Plan of the Town of Boston, With the Attack on Bunker’s Hill, in the Peninsula of Charlestown, the 17th of June, 1775. J. Norman, engraver. Sayer, Bennett, after.

Plan of the Town of Boston, With the Attack on Bunker’s Hill, in the Peninsula of Charlestown, the 17th of June, 1775.

[Boston, 1781]. Engraving, 11.5” x 5.25”, plus title and margins.

A very scarce and dramatic map produced by an important engraver in Boston during the Revolutionary War, including details of the Battle of Bunker Hill.

The first map of the Battle printed in Boston, it shows all of Boston and Charlestown, and depicts the Battle at its height, including the positions of the colonial and English forces. Charlestown is in flames following a bombardment by the British—and the final phase of the Battle is underway. Having been repulsed twice, the British troops are shown advancing on colonial forces under William Prescott and Israel Putnam positioned behind their rail fence redoubt. A British squadron in the Charles River and Boston Harbor fires on Charlestown. Depicted in Boston and Charlestown are buildings, streets, hills, farms, wharfs, the encampment of the British regulars on Boston Common, and so on. Relief is shown by hachure, and at the lower-right a table lists the major fires in Boston, the most important Boston streets, and prominent buildings.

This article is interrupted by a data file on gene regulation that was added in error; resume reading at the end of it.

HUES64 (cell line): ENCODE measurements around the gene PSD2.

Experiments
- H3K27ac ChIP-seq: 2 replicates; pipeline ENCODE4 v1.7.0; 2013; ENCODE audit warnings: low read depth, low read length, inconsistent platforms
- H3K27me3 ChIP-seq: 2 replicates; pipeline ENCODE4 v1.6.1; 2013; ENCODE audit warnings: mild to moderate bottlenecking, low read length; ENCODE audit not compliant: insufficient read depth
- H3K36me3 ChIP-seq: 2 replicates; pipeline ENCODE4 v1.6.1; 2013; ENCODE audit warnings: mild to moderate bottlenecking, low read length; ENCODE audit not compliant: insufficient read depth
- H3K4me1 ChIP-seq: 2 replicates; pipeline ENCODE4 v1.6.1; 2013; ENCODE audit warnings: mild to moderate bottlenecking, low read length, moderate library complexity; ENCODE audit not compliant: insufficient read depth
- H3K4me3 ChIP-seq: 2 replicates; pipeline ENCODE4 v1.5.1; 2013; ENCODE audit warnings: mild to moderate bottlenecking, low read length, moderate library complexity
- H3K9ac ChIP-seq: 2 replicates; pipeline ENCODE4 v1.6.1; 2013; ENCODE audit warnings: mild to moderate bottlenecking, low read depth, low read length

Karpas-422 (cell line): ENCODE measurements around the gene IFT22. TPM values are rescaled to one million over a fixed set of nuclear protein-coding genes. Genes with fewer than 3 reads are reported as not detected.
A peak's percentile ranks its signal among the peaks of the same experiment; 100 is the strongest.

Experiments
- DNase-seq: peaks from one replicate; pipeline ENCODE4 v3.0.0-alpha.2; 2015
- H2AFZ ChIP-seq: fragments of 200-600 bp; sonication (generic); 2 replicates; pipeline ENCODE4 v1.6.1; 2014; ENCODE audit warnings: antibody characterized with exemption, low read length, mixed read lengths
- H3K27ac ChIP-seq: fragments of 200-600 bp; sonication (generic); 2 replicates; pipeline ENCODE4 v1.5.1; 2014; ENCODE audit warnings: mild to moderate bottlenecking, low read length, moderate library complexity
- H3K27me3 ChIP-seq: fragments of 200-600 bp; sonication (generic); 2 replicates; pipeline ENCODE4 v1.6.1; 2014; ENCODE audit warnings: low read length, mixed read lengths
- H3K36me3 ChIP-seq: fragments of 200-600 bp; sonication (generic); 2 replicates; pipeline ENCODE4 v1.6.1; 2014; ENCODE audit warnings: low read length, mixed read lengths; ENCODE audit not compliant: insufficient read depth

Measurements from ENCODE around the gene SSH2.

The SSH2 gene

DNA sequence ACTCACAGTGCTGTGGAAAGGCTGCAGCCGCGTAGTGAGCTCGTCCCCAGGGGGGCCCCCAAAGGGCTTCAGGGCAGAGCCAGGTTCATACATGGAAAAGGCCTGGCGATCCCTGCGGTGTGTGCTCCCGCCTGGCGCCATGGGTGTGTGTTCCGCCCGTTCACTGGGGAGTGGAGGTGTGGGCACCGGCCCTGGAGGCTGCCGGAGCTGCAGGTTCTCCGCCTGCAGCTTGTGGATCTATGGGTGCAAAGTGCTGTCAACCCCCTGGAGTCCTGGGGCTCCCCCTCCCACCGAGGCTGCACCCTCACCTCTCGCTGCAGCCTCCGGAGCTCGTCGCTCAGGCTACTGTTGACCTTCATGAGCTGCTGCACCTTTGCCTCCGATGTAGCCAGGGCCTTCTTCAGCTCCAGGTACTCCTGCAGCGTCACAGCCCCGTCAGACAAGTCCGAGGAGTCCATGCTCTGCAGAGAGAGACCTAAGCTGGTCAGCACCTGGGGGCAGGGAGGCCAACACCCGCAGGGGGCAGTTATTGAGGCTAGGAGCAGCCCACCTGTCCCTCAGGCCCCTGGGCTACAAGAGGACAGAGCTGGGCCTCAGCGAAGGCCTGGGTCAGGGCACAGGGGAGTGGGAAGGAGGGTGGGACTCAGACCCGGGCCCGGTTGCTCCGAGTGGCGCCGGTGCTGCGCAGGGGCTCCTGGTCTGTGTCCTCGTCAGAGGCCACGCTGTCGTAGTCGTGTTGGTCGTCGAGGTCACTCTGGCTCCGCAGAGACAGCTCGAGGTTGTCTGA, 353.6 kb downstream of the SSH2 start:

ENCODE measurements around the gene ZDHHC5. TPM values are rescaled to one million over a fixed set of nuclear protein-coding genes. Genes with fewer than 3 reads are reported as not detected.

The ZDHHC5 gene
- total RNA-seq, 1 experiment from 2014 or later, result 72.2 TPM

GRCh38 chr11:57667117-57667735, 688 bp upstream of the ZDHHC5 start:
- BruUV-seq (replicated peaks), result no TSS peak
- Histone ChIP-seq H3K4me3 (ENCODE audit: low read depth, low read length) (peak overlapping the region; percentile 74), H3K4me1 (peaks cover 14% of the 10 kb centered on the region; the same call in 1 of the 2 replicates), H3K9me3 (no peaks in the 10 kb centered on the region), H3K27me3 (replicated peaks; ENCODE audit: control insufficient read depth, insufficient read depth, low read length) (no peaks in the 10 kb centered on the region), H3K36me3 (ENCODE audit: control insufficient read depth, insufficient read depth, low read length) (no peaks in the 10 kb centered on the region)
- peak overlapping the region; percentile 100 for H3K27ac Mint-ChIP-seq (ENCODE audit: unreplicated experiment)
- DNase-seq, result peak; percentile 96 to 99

Constituting its most desirable form, this plan was originally issued bound into the very rare first American edition (1781) of James Murray’s history of the American Revolution, An Impartial History of the War in America, featured in Part 5 of Volume I. The map is a close re-engraving of the map that appeared in the English edition of Murray’s history, which itself was derived from an inset on Sayer and Bennett’s map The Seat of War in New-England (1775). Norman modified the English version of the map with the addition of the Liberty Tree on the Common, and also made a some changes to the wharves. First published in London in 1780, An Impartial History was reprinted in Boston (in three parts) between 1781 and 1784.

Born in England, John Norman (1748–1817) began his career as an engraver and publisher in Philadelphia around 1774, and moved to Boston in 1781. One of his first projects in Boston was to produce the engravings for An Impartial History, which included the present map along with portraits of important American figures. While in Boston, Norman was a partner in the Boston Magazine and served as an engraver for the publication. Regarded as one of the most important American map and chart makers of the late eighteenth century, Norman was subsequently involved in important cartographic projects such as Matthew Clark’s sea atlas; Norman’s own 1791 American Pilot (perhaps his best known work); and also partnered with Osgood Carleton in 1798 to publish the first official maps of Massachusetts and Maine. Norman died in Boston in 1817.

A scarce and important Revolutionary War battle plan.

REFERENCES: Wheat & Brun, 241; Boston Engineering Department, List of Maps of Boston Published Subsequent to 1600 (1904 ed.), p. 27; Nebenzahl, 32; Stauffer, American Engravers Upon Copper and Steel, 2360.

CONDITION: A good, strong impression; remargined at top edge, expert repairs on verso to a few weak areas, light foxing and soiling, printed close to the edge of the bottom of the sheet with consequent absence of lower neatline.

Item #5531

Price: $6,500.00

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